The time for violence has come to an end, and the era of peace and dialogue between Muslims and Jews has begun - that was the message delivered by Maulana Jameel Ahmed Ilyasi, secretary-general of the All-India Association of Imams and Mosques, during an interview with Ynetnews.
Ilaysi's organization represents half a million imams, who are the main religious leaders of India's 200 million Muslims.
In an extraordinary visit to Israel, organized by the American Jewish Committee's (AJC) India office, Ilaysi arrived as part of a delegation of Indian Muslim leaders and journalists.
Asked to address Hamas's call for jihad to destroy Israel, Ilaysi said, "I believe in peace and this is the message I take. I don't believe in anything that destroys another country."
The religious leader also said the time had come for Pakistan to establish official relations with Israel. "This is the right thing to do," he added.
Ilaysi's arrival was not trouble-free, however, as a number of protests held by Indian Muslims were held in opposition to the visit.
"Indian Muslims do not have a very good impression of the Israelis. The protesters were saying, you are going to Israel, a country which humiliates the Muslims. That's the impression that they have," Ilaysi explained. He said the protests symbolized the natural opposition which arises to positive acts. "When you do good deeds, you are bound to have challenges and hurdles," he added.
"My impression was initially that the Israelis are certainly dominating Muslims out here. Once I came here, that impression completely changed," Ilaysi said. "I saw the reality on the ground, the mutual respect Israeli Arabs and Israeli Jews have for each other. Constant conflict is not the reality here," Ilaysi said, describing his visit to the Israeli-Arab village of Abu Gosh, frequented by Israeli Jews.
'Muslims, Christians and Jews living side by side'
A visit to Jerusalem's holy sites only served to reinforce what Ilaysi described as his "pleasant surprise."
"I saw that Muslims, Christians and Jews lived side by side happily, not at each other's throat," he said.
Ilaysi added that the Indian government has lessons to learn from Israel on how to deal with Muslim minorities. "I was pleasantly surprised to know that Sharia (Islamic law) code is being supported by the Israeli government, whereas in India only local Muslims implement it. That is unique," he said.
"The Jews I have met here say that we are all children of Abraham, part of the same family. This is something I didn't hear in India. The Muslims in India should come and see things for themselves," Ilaysi said.
President Peres with Indian Muslim clerics (photo: Yisrael Noy)
The Indian sub-continent is no stranger to religious conflict between nations and ethnic groups. Within India, Muslims and Hindus have fought one another in bloody conflicts , while India and neighboring Muslim Pakistan have fought a series of wars spanning decades.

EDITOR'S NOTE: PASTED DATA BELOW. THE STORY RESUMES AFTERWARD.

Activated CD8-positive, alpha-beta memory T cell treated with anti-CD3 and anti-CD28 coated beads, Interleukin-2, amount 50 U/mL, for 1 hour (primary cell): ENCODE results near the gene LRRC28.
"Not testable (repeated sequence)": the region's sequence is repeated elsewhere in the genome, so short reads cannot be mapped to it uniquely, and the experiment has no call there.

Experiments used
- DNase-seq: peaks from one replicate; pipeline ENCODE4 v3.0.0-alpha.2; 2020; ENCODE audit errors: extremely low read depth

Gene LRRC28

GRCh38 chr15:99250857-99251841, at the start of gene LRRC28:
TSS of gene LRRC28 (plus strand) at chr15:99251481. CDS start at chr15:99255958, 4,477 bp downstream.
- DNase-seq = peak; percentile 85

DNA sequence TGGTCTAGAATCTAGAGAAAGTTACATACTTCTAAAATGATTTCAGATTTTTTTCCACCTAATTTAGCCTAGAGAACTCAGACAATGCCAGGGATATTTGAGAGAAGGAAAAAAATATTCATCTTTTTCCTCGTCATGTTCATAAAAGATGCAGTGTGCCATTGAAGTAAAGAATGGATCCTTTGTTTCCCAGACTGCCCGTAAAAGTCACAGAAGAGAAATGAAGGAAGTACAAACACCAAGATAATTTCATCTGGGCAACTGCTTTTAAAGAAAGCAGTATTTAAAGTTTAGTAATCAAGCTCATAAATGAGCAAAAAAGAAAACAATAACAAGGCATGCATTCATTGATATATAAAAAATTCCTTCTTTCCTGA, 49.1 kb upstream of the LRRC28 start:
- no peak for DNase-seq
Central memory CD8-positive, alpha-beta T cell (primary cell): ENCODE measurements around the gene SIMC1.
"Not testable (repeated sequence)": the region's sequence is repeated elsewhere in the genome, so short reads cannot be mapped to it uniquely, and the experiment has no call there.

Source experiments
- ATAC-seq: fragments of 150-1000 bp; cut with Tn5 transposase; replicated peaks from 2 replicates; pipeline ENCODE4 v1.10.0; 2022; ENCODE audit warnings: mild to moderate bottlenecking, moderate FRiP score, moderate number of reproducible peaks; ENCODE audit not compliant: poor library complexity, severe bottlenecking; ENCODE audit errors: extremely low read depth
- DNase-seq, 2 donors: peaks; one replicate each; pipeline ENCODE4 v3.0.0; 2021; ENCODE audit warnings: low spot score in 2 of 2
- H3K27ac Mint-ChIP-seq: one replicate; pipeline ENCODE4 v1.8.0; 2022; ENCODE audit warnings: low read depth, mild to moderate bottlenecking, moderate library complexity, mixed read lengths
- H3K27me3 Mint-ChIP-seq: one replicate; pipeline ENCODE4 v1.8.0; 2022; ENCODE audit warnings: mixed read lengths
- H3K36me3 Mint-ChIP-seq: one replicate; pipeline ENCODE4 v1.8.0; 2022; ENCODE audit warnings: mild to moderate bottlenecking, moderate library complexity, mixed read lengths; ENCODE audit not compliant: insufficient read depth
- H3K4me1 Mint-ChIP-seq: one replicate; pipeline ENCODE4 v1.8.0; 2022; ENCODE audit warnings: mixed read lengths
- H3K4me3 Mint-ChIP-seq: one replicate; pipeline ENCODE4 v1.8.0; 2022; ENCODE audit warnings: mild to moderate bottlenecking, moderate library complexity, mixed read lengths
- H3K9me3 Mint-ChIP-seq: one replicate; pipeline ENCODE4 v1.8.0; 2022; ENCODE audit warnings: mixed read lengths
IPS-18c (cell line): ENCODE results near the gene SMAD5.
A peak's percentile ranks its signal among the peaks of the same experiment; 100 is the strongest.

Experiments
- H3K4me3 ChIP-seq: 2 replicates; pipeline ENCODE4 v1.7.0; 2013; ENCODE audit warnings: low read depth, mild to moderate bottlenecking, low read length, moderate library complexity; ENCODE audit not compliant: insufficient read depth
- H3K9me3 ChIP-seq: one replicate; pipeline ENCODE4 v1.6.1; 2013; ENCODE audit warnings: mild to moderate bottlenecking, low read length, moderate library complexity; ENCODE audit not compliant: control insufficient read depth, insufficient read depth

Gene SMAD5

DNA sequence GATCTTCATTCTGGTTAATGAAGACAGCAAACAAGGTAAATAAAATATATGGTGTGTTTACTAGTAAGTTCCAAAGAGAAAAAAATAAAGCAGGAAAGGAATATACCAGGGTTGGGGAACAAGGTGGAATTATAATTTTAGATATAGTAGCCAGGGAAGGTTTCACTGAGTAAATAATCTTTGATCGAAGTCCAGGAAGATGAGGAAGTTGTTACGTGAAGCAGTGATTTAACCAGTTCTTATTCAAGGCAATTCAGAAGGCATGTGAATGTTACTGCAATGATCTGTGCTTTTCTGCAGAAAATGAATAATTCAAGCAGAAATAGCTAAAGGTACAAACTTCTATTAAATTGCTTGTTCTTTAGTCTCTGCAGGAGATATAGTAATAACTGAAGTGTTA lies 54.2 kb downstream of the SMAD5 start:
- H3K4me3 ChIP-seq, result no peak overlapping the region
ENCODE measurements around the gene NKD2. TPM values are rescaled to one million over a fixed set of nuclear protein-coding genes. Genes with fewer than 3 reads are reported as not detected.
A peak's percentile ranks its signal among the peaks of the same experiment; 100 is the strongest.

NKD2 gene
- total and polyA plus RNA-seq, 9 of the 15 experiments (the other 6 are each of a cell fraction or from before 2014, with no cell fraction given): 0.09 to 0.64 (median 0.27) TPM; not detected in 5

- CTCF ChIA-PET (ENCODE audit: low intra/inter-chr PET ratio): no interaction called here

Ilaysi's message is simple: "The time has come to sit and resolve all problems by dialogue, and to completely abandon violent ways using guns and bombs. Islam never says you should fight with another person. This concept is wrong," he said.
Asked whether he was concerned by the prospect of a revolution by al-Qaeda sympathizers in Pakistan, a scenario which worries Western analysts, Ilaysi replied: "Pakistan will not fall in al-Qaeda's (hands) because people are sick and tired of violence, they want normalization. You do not see much support for violent activities in any part of world, esepcially in Pakistan."
Priya Pandon, the AJC's representative in India, said Ilaysis' visit forms a watershed in Muslim-Jewish relations.
"I think this is a landmark visit, it's unprecedented," she said, adding: "To take a message of peace to other countries is important. This organization (the All-India Association of Imams and Mosques) also has an influence on imams in Saudi Arabia and Iraq. India has good relationship with Arab countries, and it is a very close ally of Israel now. It's the right time."
Peres, Indian Muslim clerics meet in J'lem
In a meeting with President Shimon Peres in Jerusalem on Sunday, Ilyasi said that "Islam does not give permission to kill, murder, or harm, and we want to sit together and talk."Peres told the members of the Muslim delegation, "If in the past the international effort was to separate religion and state, today we are all united in separating religions - all religions - from all kinds of terror."
The president stressed that "God is one, and respects human life indiscriminately and without murder and without hate. We are all the children of Abraham".
During the meeting Peres said that Jerusalem was a living example of coexistence of all the religions.
"The voice of the Muslim muezzin, the Christian church bells and the song of the Jewish cantor – all reach the sky together, unrestrained, unlimited, and with no need for visas," Peres said.
President Peres also noted India's struggle against terror and separatism.
Aviram Zino contributed to this report